Personal Papers of Sarah Emily Davies, 1856 - 1978
Scope and Contents
The papers include the Family Chronicle (an account of family and other matters written by Davies in 1905, covering the years 1847-68) and papers relating to the following: London University degrees for women; Elizabeth Garrett and medical examinations; the Victoria Magazine, 1863-4; the London School Board, 1870-73; the Schools Enquiry Commission, 1864-70; admission of girls to local examinations, 1858-69; the London Association of Schoolmistresses and the Kensington Society, 1866-69; Cambridge and Oxford degrees for women, 1880-97; Girton College, 1867-1903, and the College Jubilee, 1919; and women's suffrage, 1907-18. There are also presentations, obituaries, newspaper cuttings, pamphlets and letters to the press.
- 1856 - 1978
Conditions Governing Access
Open to bona fide scholars and by appointment only.
Biographical / Historical
Sarah Emily Davies (always known as Emily), 1830-1921, was a pioneer and a leader in the campaign for women's education. Her papers reflect the work which she and her contemporaries accomplished for women in both educational and political fields and, in particular, her role in the foundation and early years of Girton College, Cambridge. Emily Davies was born in Southampton on 22 April 1830, the daughter of the evangelical Anglican clergyman, John Davies. She spent most of her youth in Gateshead, Co. Durham, where her father was Rector of St Mary's Church from 1839 until his death in 1861. However, visits to her brother, a clergyman in London, drew her into the Langham Place Group network and led her to examine the lives of women in Gateshead and to found a branch of the Society for the Promotion of the Employment of Women in the North East. After her father's death she moved to London in 1862 which brought her into closer contact with friends such as Elizabeth Garrett (Anderson) and Barbara Leigh Smith (Bodichon) and enabled her to play a more active role in the women's movement. She immediately became involved with campaigns to improve women's education, including those to admit women to University of London degrees, to admit girls to the Cambridge Local Examinations and for the inclusion of girls' schools in the Schools Enquiry Commission. These campaigns led to other activities; she was a founder of the Kensington Society and of the London Association of Schoolmistresses and she was one of the first women to be elected to the London School Board. She was also active in the campaign for women's suffrage. Although her early successes were in securing improved secondary education for girls, Emily Davies' central concern was the provision of higher education for women, and it is for this that she is best remembered. Her vision to establish a college 'designed to hold in relation to girls' schools and home teaching a position analogous to that occupied by the universities towards public schools for boys' provided the first opportunity in the country for women to receive a university education on exactly the same terms as men and led to the foundation of Girton College in 1869. Apart from periods of residence at Girton College, Emily Davies continued to live in London until her death, and after her retirement from Girton resumed her involvement in the suffrage movement. Throughout her life she was an active and vigorous committee woman. She published extensively on educational and suffrage issues and she was for a period editor of both the English Woman's Journal and the Victoria Magazine.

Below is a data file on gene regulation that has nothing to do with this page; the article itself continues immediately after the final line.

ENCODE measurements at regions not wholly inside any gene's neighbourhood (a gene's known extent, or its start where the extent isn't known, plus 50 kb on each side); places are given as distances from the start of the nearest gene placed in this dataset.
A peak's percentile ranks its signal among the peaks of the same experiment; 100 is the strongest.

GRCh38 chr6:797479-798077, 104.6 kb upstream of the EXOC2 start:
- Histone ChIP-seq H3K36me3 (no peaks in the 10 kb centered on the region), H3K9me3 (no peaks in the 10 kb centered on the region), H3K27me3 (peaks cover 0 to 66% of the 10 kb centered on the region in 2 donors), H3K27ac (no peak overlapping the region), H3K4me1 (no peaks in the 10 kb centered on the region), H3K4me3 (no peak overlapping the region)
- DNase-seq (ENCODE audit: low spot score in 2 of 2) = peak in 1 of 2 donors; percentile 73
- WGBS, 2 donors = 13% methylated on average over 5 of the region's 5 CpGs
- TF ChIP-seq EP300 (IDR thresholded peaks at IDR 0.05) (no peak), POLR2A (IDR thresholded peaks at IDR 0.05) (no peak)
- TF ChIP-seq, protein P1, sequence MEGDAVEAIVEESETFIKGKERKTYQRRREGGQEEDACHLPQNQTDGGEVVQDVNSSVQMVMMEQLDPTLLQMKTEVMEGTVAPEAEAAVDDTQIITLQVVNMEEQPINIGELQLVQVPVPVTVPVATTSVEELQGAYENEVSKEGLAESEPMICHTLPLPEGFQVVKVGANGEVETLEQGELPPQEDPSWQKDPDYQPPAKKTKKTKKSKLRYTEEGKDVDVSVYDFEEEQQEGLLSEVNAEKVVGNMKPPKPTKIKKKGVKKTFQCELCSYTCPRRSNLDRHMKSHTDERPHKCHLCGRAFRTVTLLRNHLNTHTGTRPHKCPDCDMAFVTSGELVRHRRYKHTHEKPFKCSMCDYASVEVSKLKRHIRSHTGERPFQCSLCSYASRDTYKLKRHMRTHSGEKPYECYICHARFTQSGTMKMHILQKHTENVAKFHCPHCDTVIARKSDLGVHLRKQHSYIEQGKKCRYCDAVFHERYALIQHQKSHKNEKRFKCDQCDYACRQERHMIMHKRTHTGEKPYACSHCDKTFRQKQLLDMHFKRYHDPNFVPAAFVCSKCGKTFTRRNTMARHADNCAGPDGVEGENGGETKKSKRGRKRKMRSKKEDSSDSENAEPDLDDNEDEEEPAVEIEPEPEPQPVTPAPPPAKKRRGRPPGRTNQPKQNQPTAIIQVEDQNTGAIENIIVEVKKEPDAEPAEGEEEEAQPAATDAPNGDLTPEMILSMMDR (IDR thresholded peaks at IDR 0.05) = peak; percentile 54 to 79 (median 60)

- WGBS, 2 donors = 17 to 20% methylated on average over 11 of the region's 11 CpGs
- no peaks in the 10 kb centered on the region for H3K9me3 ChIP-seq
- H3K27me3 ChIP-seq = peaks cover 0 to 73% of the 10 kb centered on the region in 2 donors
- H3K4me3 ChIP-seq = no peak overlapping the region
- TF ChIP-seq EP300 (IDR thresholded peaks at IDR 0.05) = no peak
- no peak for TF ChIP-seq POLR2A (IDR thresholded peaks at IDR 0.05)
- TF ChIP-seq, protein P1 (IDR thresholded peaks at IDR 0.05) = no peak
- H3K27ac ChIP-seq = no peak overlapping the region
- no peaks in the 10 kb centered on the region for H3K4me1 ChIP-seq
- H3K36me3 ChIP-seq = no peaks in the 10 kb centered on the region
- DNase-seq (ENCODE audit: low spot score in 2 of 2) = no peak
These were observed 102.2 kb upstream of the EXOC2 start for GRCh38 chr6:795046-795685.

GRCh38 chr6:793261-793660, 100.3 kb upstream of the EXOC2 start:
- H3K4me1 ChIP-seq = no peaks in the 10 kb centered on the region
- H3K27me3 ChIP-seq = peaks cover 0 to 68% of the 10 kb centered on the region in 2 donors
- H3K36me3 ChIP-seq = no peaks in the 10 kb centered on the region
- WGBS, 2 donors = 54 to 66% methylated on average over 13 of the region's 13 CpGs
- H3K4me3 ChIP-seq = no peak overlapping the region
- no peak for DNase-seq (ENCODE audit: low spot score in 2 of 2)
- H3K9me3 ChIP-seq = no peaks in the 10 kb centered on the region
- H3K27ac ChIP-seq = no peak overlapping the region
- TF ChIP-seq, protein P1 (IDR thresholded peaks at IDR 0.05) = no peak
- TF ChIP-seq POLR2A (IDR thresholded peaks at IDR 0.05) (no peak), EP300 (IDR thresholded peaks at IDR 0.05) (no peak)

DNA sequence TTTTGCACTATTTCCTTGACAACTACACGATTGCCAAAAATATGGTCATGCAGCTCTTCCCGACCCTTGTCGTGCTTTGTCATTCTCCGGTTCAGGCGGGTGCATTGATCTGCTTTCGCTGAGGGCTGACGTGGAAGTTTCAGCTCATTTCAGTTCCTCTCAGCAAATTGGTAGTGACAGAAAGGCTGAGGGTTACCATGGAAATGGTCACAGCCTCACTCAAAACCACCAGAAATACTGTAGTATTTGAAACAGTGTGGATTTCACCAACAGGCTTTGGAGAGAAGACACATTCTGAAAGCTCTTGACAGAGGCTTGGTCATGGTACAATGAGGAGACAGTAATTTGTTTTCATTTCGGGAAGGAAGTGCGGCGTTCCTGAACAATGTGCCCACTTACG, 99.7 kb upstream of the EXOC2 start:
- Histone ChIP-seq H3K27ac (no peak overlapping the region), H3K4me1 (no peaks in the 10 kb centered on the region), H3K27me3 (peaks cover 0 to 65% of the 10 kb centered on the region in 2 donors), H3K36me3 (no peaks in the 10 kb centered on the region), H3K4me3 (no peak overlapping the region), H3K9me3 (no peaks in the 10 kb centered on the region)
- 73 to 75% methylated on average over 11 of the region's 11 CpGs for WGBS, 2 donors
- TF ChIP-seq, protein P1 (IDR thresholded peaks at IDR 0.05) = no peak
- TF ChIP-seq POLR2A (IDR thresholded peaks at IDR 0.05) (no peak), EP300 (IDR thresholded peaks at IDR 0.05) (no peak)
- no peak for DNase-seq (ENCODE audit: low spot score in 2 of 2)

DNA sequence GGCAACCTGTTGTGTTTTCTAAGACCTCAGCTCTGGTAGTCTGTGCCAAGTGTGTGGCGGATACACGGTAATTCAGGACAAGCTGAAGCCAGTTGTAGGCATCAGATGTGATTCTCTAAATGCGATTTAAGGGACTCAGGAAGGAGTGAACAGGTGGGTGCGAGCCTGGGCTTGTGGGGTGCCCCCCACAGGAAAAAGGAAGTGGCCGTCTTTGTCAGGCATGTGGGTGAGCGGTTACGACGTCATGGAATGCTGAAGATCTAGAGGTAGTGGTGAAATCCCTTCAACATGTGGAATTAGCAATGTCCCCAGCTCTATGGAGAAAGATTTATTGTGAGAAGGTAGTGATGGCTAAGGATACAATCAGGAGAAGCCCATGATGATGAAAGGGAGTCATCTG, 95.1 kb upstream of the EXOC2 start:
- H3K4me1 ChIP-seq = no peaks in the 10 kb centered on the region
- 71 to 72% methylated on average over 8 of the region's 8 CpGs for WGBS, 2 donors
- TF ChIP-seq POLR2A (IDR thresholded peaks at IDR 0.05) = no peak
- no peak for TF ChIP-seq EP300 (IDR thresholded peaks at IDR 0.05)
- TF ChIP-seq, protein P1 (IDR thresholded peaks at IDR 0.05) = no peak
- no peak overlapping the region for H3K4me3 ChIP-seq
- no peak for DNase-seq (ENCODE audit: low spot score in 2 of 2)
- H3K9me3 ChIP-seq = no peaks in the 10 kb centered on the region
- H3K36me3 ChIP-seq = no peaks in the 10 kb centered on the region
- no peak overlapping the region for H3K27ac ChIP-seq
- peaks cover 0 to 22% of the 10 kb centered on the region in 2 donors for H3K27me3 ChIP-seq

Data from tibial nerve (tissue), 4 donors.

25 archive box(es) (25 boxes) : paper
Language of Materials
Former / Other Reference
Other Finding Aids
The papers were originally catalogued in 1977 by Marguerite Gollancz. Her catalogue was transferred to a database in Microsoft Access in 2002. A family tree is available.
Immediate Source of Acquisition
These papers were given to Girton College by members of Emily Davies' family, the bulk being received from Miss Llewellyn Davies in 1930.
Davies, Sarah Emily, 1830-1921, pioneer for women's education
Finding aid date